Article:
California Five Points:
John Vlahandreas with Wada Farms in Idaho Falls, ID, reported from his office in in Salem, OR, that Wada is still shipping out of Five Points, CA, and will continue until at least Aug. 20. “We have definitely had some bumps this season, but the quality shipping out of Five Points now has definitely gotten better,” John said on July 26. “Reds have been the bright spot in the deal, and pricing is very good. Jumbo yellows are holding their own, and mediums may have dipped slightly on pricing, but it’s still good.”
Trish Lovell with CSS Farms/Agri-Pack in Pasco, WA, told us on July 24 that the operation started packing new crop, direct seed yellows on July 14. “Size profile is a little small, which was to be expected. The market price has been decent, and quality has been very good.”
Jared Gutierrez with Columbia Basin Onions said on July 25 the facility has been running onions since June 16, and he added, “We started out with our over-winters, then went right into our transplants, which took us to July 20, when we started early direct seed. Our main volume will come in August.”
Chris Woo reported for Potandon on Vidalia and said growers will be winding down this week. “Overall the Vidalia season went well,” he said. “They are having a good finish, and pricing picked up toward the end.”
New York/ California/Washington:
Rick Minkus with Minkus Family Farms in Hampton, NY, told OnionBusiness on July 26 that the market is steady this week. “We have been really busy this week,” he said. “All colors and sizes are doing well. We are a little tight on whites, but they’re available.” Rick said quality coming out of California is shaping up. “The onions coming out of California now are good, and the Washington onions we are getting are absolutely excellent.”
Trish Lovell with Agri-Pack in Pasco said that operation is starting its red onions on July 31, and whites will come in “around Aug. 25.”
Columbia Basin-Oregon and Washington:
John Vlahandreas with Wada Farms in Idaho Falls, ID, said Wada growers are pushing hard right now to get onions out of the fields and into the drying rooms. “Our growers are getting the onions in to avoid the early August heat,” he said on July 26. “It looks like the first onions will run on Friday, and shipments will begin on Monday. Quality is looking good, and while the availability may be a little tight at first, it should pick up toward the end of next week.”
Chris Woo with Baker & Murakami Produce Co./Potandon told us on July 26 it looks like an Aug.14 start date. He said the Baker & Murakami new packing line will be completed in seven to 10 days, and he added, “We are just finishing the electrical now, and we will test in 10 to 14 days. Then we will be ready to rock the new season! It’s all very exciting and we are anxious to get going!” He said the onions “are still bulbing, and fields are still being irrigated.” Overall, he noted, “The start up is late for this area, and it looks like tonnage and sizing might be off too. This could definitely contribute to a better market this season.” Chris also made mention of the upcoming solar eclipse. “On Aug. 21, millions of people will be coming to Ontario to view the eclipse.” Millions? Chris said, “It is one of the best viewing points along the eclipse path. If we need a little boost in sales, I am going to set up and onion sales stand along the highway and sell 10-pound consumer packs. They’ll fly off the tables like hotcakes.”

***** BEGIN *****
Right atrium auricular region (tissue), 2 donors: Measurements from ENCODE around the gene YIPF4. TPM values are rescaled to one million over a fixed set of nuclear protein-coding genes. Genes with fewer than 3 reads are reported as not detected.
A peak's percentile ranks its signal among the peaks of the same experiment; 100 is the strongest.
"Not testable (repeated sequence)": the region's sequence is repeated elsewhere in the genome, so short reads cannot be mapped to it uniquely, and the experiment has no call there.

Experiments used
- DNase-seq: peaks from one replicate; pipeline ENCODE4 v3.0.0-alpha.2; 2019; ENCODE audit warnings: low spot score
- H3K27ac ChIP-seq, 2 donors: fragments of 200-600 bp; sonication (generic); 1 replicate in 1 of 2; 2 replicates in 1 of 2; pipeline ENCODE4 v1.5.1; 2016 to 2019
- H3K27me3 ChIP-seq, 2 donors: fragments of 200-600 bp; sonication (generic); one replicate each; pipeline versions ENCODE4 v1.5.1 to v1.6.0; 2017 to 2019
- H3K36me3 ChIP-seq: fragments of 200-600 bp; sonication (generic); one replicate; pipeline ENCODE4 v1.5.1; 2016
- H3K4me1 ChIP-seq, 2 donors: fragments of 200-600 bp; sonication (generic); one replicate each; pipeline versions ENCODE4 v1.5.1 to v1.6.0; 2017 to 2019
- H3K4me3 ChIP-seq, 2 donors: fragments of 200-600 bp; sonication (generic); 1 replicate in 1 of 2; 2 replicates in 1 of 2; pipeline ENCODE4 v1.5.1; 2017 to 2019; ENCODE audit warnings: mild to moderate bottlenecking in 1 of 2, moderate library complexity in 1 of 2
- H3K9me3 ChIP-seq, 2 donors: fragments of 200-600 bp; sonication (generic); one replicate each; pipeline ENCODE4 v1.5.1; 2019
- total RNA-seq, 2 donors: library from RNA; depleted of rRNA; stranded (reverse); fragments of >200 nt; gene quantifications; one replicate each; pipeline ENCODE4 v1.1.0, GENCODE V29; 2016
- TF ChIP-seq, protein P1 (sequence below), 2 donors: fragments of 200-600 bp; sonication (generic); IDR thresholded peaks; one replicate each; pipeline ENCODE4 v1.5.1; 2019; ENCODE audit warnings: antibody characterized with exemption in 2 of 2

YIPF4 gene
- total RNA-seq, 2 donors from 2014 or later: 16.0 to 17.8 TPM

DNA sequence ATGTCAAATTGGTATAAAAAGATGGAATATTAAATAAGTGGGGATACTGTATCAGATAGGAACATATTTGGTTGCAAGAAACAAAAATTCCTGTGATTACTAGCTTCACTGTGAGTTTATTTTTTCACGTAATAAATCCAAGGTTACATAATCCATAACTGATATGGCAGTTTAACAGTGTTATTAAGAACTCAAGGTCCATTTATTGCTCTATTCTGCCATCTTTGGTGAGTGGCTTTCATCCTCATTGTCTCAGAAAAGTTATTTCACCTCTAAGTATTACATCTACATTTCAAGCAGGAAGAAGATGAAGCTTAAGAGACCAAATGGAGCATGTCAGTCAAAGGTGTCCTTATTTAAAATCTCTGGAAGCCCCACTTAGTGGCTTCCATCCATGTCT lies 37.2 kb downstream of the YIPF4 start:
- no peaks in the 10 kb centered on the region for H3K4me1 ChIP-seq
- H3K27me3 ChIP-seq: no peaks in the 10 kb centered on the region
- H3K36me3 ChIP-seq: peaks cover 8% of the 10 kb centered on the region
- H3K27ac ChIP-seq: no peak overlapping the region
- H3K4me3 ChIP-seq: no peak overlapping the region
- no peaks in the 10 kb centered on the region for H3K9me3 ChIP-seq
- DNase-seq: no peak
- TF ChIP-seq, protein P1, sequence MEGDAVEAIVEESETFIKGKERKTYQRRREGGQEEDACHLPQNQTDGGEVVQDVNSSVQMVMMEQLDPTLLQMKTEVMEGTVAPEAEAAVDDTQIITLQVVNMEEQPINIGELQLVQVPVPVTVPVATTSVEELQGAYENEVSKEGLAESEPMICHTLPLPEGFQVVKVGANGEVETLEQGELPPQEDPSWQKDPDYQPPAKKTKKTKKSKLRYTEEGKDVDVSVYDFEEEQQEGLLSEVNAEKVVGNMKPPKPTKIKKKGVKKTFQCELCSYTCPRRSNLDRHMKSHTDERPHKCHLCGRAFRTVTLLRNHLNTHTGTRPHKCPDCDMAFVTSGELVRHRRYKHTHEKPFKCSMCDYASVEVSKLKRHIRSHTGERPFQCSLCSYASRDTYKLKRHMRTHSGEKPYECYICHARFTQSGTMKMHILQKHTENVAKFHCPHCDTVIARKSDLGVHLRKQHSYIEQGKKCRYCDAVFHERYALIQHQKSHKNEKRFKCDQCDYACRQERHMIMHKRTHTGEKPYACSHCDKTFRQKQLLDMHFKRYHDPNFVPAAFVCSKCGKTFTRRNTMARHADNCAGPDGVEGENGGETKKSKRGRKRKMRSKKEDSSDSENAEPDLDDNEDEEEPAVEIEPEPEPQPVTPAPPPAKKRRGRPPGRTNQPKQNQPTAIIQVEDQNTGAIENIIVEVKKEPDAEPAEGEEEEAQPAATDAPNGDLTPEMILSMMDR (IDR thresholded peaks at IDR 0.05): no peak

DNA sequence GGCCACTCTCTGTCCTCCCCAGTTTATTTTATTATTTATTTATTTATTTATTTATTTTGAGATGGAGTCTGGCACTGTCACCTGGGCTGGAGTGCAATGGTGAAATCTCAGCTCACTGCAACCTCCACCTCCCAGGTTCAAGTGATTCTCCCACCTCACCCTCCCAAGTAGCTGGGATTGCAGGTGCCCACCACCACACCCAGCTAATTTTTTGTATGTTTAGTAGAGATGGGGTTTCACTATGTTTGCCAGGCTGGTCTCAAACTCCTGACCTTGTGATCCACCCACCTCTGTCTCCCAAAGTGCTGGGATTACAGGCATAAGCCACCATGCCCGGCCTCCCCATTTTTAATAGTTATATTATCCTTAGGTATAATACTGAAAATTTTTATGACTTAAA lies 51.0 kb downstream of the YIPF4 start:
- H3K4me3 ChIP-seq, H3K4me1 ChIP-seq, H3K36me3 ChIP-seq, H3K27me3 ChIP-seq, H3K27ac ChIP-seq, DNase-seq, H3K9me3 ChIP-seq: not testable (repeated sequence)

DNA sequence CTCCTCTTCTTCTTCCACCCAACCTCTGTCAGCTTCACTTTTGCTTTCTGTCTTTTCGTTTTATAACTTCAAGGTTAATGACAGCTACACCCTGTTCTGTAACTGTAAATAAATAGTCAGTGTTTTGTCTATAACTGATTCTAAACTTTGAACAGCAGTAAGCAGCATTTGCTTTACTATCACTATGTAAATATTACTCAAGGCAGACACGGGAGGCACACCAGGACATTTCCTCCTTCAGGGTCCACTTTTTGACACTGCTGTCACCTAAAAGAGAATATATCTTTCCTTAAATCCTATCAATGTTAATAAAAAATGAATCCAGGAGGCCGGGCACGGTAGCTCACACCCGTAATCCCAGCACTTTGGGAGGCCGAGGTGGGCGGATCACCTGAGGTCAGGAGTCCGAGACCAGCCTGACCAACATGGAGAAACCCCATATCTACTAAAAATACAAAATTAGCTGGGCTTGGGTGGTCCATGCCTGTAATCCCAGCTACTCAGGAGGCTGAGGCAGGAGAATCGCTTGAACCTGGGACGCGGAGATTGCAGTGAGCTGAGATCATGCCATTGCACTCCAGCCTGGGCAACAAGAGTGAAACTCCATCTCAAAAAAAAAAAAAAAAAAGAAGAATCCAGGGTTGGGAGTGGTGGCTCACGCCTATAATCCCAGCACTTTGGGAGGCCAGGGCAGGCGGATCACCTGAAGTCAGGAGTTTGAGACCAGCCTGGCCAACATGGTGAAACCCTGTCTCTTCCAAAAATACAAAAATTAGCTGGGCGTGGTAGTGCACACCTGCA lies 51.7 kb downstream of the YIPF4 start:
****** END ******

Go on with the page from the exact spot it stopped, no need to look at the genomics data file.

Ryan Fagerberg with Fagerberg Farms/Fagerberg Produce said he is still “planning on starting Aug. 1.” Ryan said he’ll have “all colors and sizes, including Colorado sweets” at the start of the season.
Rick Minkus with Minkus Family Farms in Hampton, NY, told OnionBusiness on July 26 his operation started harvesting yellow transplants on the July 25. “We started harvesting yesterday, and we are drying the onions now,” he said. “We should start shipping them the first part of next week. Quality of our transplants is excellent, and the direct seeded crop looks excellent as well.” Rick said unlike last season, the region has received just enough rain. “Last year we were really dry, but we have really received timely rains all season long,” he said. “When it comes to weather, we have dodged a lot of bullets. Not far from here, four inches of rain fell within an hour and a half. And while we are all one storm away from a disaster, we have had the benefits of good weather all season long.” He said that the favorable growing conditions have increased the size profile of the New York crop. “It looks like we will have more jumbos than mediums this season,” Rick said. Minkus will start harvest of its direct seeded onions toward the end of August.
View photos from Ventucopa, CA
View photos from Cuyama CA. Organic Fields